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Photo: Jennifer Kelly

Ponytail + The Pains of Being Pure at Heart + Rabbit Rabbit

(26 Apr 2009: The Iron Horse — Northampton, MA)

The Pains of Being Pure at Heart and Ponytail make an odd pairing, no question about it. Both are much hyped bands whose names start with the letter “P”, both are on the bill this evening, both are, in their ways, quite good. But those ways are so different that the show becomes almost a case study in song structure versus untrammeled experimentation, classic pop versus spazz-shocked math rock, simple eighth-note strummed arrangements versus violent pyrotechnics of percussion and dual guitars, solid, capable performance versus ecstatic speaking in tongues. I’d give it to Ponytail if I had to name a winner, but it’s rare that two bands succeed so well on different terms.


Before that, though, there was Rabbit Rabbit, a home-grown band fronted by curly-haired Louise Chicoine, whose weird echoey vocals ranged from little girl chirps to wild keens to soft melodic murmurs. Behind her, on drums, is Jeremy Dubs from the Bunnies (and before that the Bennies); his guitarist Jack Godleski has come along on synth. Dubs is a fixture in the local music scene, despite the fact that due to a severe birth defect he requires a wheel chair to get around. In every other of his bands, he’s been the singer and lead guitarist, but here he is in the back, flanked by bassist Lynelle Lefferts and guitarist Jason Lavoie. Rabbit Rabbit is almost finished when I arrive, but there is something unsettling about their music, a luminous, phosphorescent glow in the surf guitar figures they play, a menacing, post-Expressionist gloss on their poppiest melodies. They close with a cover, “Sea of Love”, a chirpy, raspy, mad-child’s version, sung over the faintly decadent wavers of tremolo’d keyboards. Perhaps it adds to the whole unhealthy aura that Chicoine is dressed, neck to knee, in a white dress, tracing ghostly supplicant gestures with her hands, bobbing her head to the beat. On a small sample, I’d say Rabbit Rabbit is very odd, but sort of intriguing.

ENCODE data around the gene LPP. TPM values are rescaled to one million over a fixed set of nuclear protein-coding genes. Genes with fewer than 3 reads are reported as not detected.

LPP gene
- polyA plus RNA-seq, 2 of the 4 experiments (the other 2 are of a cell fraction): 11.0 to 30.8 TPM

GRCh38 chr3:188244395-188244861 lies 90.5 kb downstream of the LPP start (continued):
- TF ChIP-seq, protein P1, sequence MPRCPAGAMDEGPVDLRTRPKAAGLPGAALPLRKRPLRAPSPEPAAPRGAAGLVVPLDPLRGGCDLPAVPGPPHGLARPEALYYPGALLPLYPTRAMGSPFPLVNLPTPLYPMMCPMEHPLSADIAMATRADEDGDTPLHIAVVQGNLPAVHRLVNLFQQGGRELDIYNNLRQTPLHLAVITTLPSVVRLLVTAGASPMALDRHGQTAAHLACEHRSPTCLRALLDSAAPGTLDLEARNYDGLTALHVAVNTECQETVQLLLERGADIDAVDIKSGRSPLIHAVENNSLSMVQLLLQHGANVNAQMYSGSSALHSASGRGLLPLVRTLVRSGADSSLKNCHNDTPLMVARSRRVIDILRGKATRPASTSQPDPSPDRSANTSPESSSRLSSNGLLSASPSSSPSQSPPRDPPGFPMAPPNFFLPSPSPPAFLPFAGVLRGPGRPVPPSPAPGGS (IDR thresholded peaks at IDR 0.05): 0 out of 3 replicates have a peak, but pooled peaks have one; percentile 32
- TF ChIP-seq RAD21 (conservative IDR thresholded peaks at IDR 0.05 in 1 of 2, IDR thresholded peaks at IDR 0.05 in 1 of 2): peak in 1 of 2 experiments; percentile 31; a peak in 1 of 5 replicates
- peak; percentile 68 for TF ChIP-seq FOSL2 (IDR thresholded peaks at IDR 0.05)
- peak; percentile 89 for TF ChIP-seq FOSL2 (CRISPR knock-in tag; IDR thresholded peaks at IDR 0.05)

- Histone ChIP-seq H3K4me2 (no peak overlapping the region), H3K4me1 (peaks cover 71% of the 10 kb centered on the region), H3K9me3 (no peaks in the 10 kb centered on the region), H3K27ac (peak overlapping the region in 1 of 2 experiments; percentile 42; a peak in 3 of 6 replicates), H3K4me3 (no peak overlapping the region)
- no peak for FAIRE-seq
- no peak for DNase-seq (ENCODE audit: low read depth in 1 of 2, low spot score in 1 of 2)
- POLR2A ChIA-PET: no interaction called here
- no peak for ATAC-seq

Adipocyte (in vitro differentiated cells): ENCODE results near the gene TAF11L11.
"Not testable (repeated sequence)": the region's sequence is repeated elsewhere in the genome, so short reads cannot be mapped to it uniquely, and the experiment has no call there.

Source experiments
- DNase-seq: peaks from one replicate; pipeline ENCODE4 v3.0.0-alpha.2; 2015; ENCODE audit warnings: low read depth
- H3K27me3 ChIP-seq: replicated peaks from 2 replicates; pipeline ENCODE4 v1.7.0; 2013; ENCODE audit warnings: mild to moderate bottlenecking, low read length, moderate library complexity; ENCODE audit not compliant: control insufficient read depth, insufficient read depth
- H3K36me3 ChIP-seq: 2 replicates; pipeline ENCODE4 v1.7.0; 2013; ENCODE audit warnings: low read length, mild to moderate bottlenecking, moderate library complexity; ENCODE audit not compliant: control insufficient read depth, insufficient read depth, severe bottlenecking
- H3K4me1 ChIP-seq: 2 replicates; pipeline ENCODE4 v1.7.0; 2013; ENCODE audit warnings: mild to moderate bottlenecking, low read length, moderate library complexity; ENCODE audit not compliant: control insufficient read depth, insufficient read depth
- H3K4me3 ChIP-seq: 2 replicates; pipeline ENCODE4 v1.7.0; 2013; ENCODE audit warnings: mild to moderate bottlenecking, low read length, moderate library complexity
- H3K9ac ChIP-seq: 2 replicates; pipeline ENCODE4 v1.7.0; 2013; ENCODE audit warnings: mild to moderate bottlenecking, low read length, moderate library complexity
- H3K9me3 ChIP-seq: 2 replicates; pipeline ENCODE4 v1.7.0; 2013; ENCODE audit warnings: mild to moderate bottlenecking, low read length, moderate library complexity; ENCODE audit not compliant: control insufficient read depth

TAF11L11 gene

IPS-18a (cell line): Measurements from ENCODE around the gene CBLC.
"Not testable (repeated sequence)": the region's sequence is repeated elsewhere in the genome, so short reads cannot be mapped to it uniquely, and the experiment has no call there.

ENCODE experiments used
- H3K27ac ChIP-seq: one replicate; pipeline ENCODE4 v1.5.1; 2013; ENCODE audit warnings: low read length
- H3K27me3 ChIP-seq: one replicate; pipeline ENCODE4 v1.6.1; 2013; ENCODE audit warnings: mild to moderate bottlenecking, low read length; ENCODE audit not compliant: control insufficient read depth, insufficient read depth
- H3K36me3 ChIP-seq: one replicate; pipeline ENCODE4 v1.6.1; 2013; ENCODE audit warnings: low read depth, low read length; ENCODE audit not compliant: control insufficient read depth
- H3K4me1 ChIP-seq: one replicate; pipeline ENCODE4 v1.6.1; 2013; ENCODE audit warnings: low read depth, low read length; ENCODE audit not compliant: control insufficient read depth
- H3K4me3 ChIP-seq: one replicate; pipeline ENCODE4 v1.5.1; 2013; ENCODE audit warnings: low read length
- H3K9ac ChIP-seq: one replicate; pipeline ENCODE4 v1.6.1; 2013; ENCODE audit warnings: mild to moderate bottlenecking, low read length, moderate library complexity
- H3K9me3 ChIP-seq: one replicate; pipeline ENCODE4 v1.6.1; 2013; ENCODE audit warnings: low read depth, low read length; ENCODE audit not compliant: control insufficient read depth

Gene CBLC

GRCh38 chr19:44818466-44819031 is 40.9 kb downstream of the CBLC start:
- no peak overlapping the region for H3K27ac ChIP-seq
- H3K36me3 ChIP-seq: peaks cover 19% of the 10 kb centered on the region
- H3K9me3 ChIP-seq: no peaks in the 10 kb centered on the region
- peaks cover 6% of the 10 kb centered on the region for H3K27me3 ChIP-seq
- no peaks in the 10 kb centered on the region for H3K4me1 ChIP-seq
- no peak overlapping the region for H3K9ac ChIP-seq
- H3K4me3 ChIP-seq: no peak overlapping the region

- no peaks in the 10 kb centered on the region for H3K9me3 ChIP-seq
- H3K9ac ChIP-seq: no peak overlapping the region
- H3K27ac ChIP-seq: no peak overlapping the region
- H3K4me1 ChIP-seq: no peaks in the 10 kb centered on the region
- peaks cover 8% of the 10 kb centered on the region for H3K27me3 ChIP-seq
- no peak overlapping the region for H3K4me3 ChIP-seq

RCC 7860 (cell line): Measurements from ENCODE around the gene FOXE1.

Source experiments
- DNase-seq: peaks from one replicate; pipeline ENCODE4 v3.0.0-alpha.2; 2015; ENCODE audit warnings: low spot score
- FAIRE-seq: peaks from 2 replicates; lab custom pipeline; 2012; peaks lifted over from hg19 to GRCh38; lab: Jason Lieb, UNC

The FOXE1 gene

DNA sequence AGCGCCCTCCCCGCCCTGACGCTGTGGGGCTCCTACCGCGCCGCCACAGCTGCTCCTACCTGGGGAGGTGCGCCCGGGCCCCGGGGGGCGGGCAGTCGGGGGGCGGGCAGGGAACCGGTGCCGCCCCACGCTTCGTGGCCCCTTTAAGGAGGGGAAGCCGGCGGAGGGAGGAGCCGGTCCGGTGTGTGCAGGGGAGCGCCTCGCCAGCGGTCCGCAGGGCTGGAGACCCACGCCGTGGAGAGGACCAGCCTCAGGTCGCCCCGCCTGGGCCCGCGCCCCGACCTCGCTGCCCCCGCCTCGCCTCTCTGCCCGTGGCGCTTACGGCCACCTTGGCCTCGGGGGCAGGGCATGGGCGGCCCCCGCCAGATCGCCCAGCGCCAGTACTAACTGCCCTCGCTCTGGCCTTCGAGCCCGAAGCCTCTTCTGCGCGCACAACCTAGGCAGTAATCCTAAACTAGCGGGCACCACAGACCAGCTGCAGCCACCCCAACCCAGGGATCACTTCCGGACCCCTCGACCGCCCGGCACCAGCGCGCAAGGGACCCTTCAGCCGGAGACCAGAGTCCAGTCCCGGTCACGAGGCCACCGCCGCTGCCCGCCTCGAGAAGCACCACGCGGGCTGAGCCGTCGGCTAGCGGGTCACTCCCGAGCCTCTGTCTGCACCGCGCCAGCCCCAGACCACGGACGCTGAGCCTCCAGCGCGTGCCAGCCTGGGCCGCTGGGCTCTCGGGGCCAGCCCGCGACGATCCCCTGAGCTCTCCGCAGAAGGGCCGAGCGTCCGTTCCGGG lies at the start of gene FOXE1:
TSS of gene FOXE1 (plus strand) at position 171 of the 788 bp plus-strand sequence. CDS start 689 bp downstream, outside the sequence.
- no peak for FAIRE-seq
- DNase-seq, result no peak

The Pains of Being Pure at Heart set up quickly afterwards, with the core band—Kip Berman on guitar and vox, Peggy Wang on Keyboards, Alex Naidus on bass and Kurt Feldman on drums—augmented with a second guitarist. That turns out to be Christoph Hocheim, just around for the tour. He normally plays in Depreciation Guild with Feldman.


A young, largely female, prettier-than-usual crowd has materialized by this point. One tall languid girl with asymmetrical hair has draped herself across the speakers in front. Other young women are knotted in groups around the stage. Freud was always asking “What do women want?” Well, apparently, it’s actual songs, tinged with romantic longing and chimed out on fuzzy guitars, and not too much nonsense about it.


Which is exactly what Pains of Being Pure at Heart delivers.


The set includes most of the best material from the band’s self-titled debut, with the radiant buzz and drone of “Contender”, the euphoric bash and swoon of “This Love is Fucking Right”,  and the hard-rhythmed, honeyed call and response of “Young Adult Friction”, all coming in the first handful of songs. No one in the band is especially demonstrative, Berman hazarding an occasional shoulder high slash at a power chord, guest guitarist Hocheim double-timing the rhythm parts with a casual flick of the wrist, bassist Naidus bouncing along at the bottom, a measure on one note, another measure on the next. There is nothing very complicated about these songs, nothing showy, but they come across as all the lovelier for their modest trappings. You notice during “The Tenure Itch” that no one in this band ever takes a solo, but there are instrumental intervals where everyone in the band is pounding away at the same rhythms, same riffs, in a sort of full-band solo.